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Video Game / Torin's Passage

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Torin's Passage is a somewhat obscure Adventure Game released by Sierra in 1995 and created by Al Lowe, who is best known as the creator of the Leisure Suit Larry series of adult games.

While watching Mrs. Doubtfire in the theater with his daughter, Al noticed that the laughter coming from the audience came in two pitches, the children laughing at the slapstick, and the parents laughing at the more adult-oriented jokes kids wouldn't get. This gave him the idea to create a more family-friendly game with humor suitable for both younger and older players, and thus Torin's Passage was born.

The plot centers around Torin, the son of farmers living on the planet of Strata, which is comprised of different nested worlds, each one inside the other. Torin lives on the surface of Strata, but when his parents are kidnapped by the sorceress Lycentia, Torin must journey to the "Lands Below" in order to rescue them.

Torin's quest takes him deeper and deeper into Strata, through a series of bizarre worlds, until he uncovers the truth about his family and about his story.


The game provides examples of the following tropes:

  • All of the Other Reindeer: The princess of the world Escarpa is well-known for her hideous deformities, which attracted a lot of teasing in her youth. However, by human standards, she's incredibly hot.
  • Batman Gambit: Part of Pecand's scheme to convince Torin to go after Lycentia was mentioning that she had been banished to the Lands Below, exploiting Torin's Fantastic Racism.
  • Big Bad: Lycentia, the Evil Sorceress who kidnaps Torin's parents. Except she was trying to save Torin from his Evil Uncle Prince Pecand.
  • The Brute: Dreep, Lycentia's pet/minion. He's a big blue furry ogre with nothing on his mind but loyalty and appetite.
  • Captain Ersatz: Bags Bunny.
  • Cloudcuckoolander: Half of Strata's population, really. But special honors go to the gatekeeper in the Lands Above, who thinks nothing of spending ten years in "heavy traffic" and demands a meal based entirely on puns.
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  • Curb-Stomp Battle: Torin vs. Pecand. Right until the latter stops trying to outfight an athletic guy a third his age, and opts for something trickier.
  • Damned by Faint Praise: Everyone Torin asks to describe the daughter of King Rupert tells him uneasily that "she's... got a great personality."
  • Death Is a Slap on the Wrist: Due to the game's family-oriented nature, this game is much less punishing on death compared to other Sierra games — while you are able to die in this game, once you click "Oops" on the resulting prompt window, the game will rewind you right back to before you messed up.
  • Disney Villain Death: After Lycentia casts her green-crystal-trap spell on Pecand, he falls into the Null Void.
  • Dom Com: Parodied in the Bitternuts, a family of squat grayscale people Torin meets in Escarpa. Canned laughter punctuates their every sentence, but they don't seem to mind.
  • Do Not Spoil This Ending: The Easter Egg at the end asks you not to spoil its nature — just to tease your friends by telling them, "Why, I got a personal message from Al Lowe at the end. Didn't you?"
  • Easter Egg
  • Fantastic Racism: The natives of the Lands Above (including Torin, at first) have an extremely poor opinion of natives of the Lands Below. Torin gets better when he actually visits the Lands Below and meets the natives.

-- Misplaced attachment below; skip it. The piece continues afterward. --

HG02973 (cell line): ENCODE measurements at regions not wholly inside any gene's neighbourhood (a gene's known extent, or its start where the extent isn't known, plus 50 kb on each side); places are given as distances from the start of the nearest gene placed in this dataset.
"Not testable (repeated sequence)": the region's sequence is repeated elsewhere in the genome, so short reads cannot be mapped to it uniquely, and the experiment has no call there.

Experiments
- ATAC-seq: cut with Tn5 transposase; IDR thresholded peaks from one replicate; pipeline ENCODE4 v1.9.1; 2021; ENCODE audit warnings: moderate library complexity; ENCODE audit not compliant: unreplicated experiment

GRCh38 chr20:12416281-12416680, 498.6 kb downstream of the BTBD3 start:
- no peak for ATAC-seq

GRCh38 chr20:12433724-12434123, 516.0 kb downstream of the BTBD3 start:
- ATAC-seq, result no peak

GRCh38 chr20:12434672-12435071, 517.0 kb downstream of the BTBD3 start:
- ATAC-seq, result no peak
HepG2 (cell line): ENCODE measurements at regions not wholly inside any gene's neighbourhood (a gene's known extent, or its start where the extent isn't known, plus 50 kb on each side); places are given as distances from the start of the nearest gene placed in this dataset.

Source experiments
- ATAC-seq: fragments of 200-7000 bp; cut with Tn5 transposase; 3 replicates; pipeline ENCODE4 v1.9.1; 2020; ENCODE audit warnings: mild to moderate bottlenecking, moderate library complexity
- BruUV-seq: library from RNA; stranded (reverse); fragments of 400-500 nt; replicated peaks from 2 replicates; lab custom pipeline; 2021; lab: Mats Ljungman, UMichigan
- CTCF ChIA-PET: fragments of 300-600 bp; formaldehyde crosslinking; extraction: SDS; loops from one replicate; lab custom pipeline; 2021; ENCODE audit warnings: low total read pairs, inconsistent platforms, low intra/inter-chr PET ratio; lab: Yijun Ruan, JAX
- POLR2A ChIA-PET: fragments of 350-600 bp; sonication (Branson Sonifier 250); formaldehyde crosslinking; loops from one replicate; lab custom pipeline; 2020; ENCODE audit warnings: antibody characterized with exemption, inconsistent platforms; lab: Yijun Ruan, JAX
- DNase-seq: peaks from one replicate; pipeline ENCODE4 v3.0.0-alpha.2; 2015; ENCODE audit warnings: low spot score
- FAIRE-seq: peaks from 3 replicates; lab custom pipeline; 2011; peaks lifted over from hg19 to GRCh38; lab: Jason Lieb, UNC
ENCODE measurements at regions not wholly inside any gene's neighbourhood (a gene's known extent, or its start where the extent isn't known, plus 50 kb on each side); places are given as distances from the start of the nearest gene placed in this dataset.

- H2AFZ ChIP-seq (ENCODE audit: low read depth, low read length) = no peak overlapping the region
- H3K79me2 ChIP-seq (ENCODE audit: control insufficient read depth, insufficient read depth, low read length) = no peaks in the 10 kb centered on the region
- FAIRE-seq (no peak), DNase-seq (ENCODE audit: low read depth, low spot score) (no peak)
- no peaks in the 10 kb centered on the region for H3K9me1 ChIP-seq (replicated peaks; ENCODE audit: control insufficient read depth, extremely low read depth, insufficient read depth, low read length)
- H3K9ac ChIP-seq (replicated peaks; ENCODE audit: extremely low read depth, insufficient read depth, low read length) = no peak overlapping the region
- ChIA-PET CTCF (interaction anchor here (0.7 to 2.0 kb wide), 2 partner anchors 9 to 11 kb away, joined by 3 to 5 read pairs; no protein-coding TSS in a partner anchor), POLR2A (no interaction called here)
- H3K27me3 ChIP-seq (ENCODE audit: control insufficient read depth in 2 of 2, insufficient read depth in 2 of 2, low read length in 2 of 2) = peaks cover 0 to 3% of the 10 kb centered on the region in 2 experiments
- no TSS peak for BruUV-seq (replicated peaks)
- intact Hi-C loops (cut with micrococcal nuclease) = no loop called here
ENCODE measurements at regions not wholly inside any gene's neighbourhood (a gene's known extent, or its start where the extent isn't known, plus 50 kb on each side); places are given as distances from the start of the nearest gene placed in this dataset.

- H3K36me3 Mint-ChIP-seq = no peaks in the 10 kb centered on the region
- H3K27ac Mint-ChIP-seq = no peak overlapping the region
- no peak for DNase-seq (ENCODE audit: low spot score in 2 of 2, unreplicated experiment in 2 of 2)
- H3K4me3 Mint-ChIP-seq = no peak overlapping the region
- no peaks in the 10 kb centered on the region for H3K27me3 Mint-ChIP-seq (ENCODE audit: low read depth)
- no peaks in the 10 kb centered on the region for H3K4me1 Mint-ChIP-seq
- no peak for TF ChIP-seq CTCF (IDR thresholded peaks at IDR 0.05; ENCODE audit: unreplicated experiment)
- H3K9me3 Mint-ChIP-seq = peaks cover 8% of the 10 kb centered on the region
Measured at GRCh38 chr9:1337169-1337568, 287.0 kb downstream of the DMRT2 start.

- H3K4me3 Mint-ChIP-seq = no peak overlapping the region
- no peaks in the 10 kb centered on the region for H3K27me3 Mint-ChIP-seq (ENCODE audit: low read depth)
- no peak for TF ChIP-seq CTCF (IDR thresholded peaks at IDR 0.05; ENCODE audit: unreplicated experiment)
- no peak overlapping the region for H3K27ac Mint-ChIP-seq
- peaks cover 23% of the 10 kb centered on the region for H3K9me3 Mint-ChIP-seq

• Felony Misdemeanor: Step on a daisy in Tenebrous, and you're looking at five to ten. Justified in that, while Torin is from the lush Lands Above, Tenebrous lies inside a magma-spouting death planet four layers down. So flora are understandably prized.
  • Get into Jail Free: Torin's gambit to get into the Null Void was basically this. He knew that that was where Lycentia was, and that he would be sent there too if he violated his probation in Tenebrous.
  • Gravity Is a Harsh Mistress: When Torin is crawling through the air vent above Tenebrous proper.
  • Guide Dang It!: There's an in-game hint system, but the hints aren't always that useful.
    • When you have to find that damn wrench, the in-game hint mentions that there's a gleaming object somewhere on the screen. That's it. No suggestion as to where on the screen, naturally. Oh, and the "screen" in question is really an area about three times as wide as a typical room. To make matters worse, the gleam isn't the only moving object in view - splashing lava and popping bubbles can easily draw the player's eye away from the target.
  • Hollywood Tone-Deaf: Torin's performance at the Amphitheatre is so legendarily awful that it gets him exiled.
  • Lame Rhyme Dodge: The Queen of the Escarpa, Di, often quips sarcastically and harshly to her husband Rupert. Each time, the king assumes he has misheard his wife and asks her to speak up (this time with his full attention on her), to which she almost always replies in a softer and more supportive manner in a manner that rhymes with her previous quip. He instantly believes her every time.
    King Rupert: Di, my dear? Why don't you give this boy (Torin) a piece of your jewelry? That way, Leena (their missing daughter whom they wish Torin to find) will know that he represents us?
    Queen Di: (Sullen voice) Oh brother, aren't you right in his pocket?
    King Rupert: What was that?
    Queen Di: (Chipper supportive voice) I said, "Tell her, mother send her this locket."
    King Rupert: Oh yes. Good idea!
  • Layered World: The entire planet of Strata is a series of Russian-doll like worlds.